Ch.8 - Periodic Properties of the ElementsWorksheetSee all chapters
All Chapters
Ch.1 - Intro to General Chemistry
Ch.2 - Atoms & Elements
Ch.3 - Chemical Reactions
BONUS: Lab Techniques and Procedures
BONUS: Mathematical Operations and Functions
Ch.4 - Chemical Quantities & Aqueous Reactions
Ch.5 - Gases
Ch.6 - Thermochemistry
Ch.7 - Quantum Mechanics
Ch.8 - Periodic Properties of the Elements
Ch.9 - Bonding & Molecular Structure
Ch.10 - Molecular Shapes & Valence Bond Theory
Ch.11 - Liquids, Solids & Intermolecular Forces
Ch.12 - Solutions
Ch.13 - Chemical Kinetics
Ch.14 - Chemical Equilibrium
Ch.15 - Acid and Base Equilibrium
Ch.16 - Aqueous Equilibrium
Ch. 17 - Chemical Thermodynamics
Ch.18 - Electrochemistry
Ch.19 - Nuclear Chemistry
Ch.20 - Organic Chemistry
Ch.22 - Chemistry of the Nonmetals
Ch.23 - Transition Metals and Coordination Compounds

Solution:
Shown below is a qualitative diagram of the atomic orbital energies for an Na atom. The number of orbitals in each subshell is not shown.A diagram shows that energy increases in the following order: 1s, 2s, 2p, 3s, 3p.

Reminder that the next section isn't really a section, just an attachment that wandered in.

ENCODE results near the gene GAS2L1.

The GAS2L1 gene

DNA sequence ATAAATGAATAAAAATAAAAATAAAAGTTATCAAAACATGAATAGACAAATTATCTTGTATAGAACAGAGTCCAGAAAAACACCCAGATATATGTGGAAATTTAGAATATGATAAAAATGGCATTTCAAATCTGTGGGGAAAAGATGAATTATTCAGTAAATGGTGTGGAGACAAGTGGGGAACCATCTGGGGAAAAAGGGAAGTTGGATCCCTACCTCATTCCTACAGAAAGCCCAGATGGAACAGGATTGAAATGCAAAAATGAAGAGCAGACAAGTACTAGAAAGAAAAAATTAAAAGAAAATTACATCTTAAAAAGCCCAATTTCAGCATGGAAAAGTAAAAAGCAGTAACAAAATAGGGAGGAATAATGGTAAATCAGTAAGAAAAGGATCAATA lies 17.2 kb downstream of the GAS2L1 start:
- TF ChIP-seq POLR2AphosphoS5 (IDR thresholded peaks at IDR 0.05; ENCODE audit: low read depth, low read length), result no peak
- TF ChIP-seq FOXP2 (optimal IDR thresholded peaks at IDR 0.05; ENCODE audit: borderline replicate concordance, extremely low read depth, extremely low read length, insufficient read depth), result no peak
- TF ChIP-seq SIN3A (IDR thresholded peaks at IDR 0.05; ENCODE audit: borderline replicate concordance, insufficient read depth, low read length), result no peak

A sodium vapor lamp operates by using electricity to excite the highest-energy electron to the next highest-energy level. Light is produced when the excited electron drops back to the lower level. Which two energy levels are involved in this process for the Na atom?

Solution: Shown below is a qualitative diagram of the atomic orbital energies for an Na atom. The number of orbitals in each subshell is not shown.A sodium vapor lamp operates by using electricity to excite the

Problem
Shown below is a qualitative diagram of the atomic orbital energies for an Na atom. The number of orbitals in each subshell is not shown.

A diagram shows that energy increases in the following order: 1s, 2s, 2p, 3s, 3p.

A sodium vapor lamp operates by using electricity to excite the highest-energy electron to the next highest-energy level. Light is produced when the excited electron drops back to the lower level. Which two energy levels are involved in this process for the Na atom?